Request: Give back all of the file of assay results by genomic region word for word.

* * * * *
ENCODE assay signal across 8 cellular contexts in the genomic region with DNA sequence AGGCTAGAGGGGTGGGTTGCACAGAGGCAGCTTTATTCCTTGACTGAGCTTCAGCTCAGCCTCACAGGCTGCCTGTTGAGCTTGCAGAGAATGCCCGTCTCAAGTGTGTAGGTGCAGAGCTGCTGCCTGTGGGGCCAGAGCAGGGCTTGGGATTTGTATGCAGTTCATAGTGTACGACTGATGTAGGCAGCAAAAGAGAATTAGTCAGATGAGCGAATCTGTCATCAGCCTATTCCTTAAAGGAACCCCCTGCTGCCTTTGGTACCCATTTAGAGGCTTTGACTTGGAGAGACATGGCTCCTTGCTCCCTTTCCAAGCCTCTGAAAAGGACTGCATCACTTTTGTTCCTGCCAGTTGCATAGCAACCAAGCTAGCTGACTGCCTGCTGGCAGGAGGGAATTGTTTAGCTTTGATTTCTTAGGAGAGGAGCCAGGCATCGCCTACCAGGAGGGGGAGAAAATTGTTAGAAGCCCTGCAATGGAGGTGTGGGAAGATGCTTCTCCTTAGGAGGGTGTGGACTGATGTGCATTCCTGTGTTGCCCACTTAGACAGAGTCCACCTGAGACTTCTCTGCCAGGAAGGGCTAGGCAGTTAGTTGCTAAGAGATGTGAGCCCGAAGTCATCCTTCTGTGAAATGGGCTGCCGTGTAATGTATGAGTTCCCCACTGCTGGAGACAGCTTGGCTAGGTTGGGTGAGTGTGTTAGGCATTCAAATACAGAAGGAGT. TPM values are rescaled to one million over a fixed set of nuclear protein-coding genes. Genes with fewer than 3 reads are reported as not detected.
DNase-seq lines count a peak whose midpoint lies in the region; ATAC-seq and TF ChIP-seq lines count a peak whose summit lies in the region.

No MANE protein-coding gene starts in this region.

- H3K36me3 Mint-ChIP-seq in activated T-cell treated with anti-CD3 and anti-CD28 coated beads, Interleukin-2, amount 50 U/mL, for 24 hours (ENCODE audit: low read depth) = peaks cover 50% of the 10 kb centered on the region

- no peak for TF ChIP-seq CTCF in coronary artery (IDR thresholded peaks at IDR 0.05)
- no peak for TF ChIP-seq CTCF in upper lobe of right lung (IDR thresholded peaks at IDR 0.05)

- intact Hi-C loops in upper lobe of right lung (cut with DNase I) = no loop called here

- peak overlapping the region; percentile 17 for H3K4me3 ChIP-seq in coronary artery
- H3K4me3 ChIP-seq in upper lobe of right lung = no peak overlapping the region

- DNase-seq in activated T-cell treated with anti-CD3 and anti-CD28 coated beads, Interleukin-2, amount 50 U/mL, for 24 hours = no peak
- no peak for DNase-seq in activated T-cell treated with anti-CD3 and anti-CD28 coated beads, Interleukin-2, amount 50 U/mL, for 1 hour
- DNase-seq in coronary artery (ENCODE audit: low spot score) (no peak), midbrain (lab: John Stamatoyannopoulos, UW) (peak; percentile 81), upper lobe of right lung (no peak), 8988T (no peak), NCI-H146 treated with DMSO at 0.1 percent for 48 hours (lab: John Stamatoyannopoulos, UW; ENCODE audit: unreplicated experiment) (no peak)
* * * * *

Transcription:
ENCODE assay signal across 8 cellular contexts in the genomic region with DNA sequence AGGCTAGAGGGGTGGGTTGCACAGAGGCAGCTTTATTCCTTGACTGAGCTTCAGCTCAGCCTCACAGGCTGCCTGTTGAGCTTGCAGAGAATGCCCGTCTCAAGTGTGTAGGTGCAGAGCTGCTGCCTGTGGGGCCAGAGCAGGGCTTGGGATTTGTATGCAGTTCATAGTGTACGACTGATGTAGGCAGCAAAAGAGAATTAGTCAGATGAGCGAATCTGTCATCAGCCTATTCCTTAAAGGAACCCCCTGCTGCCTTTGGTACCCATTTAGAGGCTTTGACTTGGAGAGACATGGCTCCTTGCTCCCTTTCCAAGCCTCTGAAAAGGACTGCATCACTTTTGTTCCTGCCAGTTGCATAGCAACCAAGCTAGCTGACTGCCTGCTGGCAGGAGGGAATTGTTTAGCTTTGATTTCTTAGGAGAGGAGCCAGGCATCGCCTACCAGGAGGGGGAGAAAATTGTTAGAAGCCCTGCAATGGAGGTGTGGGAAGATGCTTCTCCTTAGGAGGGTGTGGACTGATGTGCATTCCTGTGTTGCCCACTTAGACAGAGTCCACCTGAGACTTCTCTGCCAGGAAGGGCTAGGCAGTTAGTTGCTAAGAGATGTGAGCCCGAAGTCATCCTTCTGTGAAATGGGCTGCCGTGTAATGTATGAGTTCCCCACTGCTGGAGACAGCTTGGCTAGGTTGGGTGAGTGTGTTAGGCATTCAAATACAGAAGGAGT. TPM values are rescaled to one million over a fixed set of nuclear protein-coding genes. Genes with fewer than 3 reads are reported as not detected.
DNase-seq lines count a peak whose midpoint lies in the region; ATAC-seq and TF ChIP-seq lines count a peak whose summit lies in the region.

No MANE protein-coding gene starts in this region.

- H3K36me3 Mint-ChIP-seq in activated T-cell treated with anti-CD3 and anti-CD28 coated beads, Interleukin-2, amount 50 U/mL, for 24 hours (ENCODE audit: low read depth) = peaks cover 50% of the 10 kb centered on the region

- no peak for TF ChIP-seq CTCF in coronary artery (IDR thresholded peaks at IDR 0.05)
- no peak for TF ChIP-seq CTCF in upper lobe of right lung (IDR thresholded peaks at IDR 0.05)

- intact Hi-C loops in upper lobe of right lung (cut with DNase I) = no loop called here

- peak overlapping the region; percentile 17 for H3K4me3 ChIP-seq in coronary artery
- H3K4me3 ChIP-seq in upper lobe of right lung = no peak overlapping the region

- DNase-seq in activated T-cell treated with anti-CD3 and anti-CD28 coated beads, Interleukin-2, amount 50 U/mL, for 24 hours = no peak
- no peak for DNase-seq in activated T-cell treated with anti-CD3 and anti-CD28 coated beads, Interleukin-2, amount 50 U/mL, for 1 hour
- DNase-seq in coronary artery (ENCODE audit: low spot score) (no peak), midbrain (lab: John Stamatoyannopoulos, UW) (peak; percentile 81), upper lobe of right lung (no peak), 8988T (no peak), NCI-H146 treated with DMSO at 0.1 percent for 48 hours (lab: John Stamatoyannopoulos, UW; ENCODE audit: unreplicated experiment) (no peak)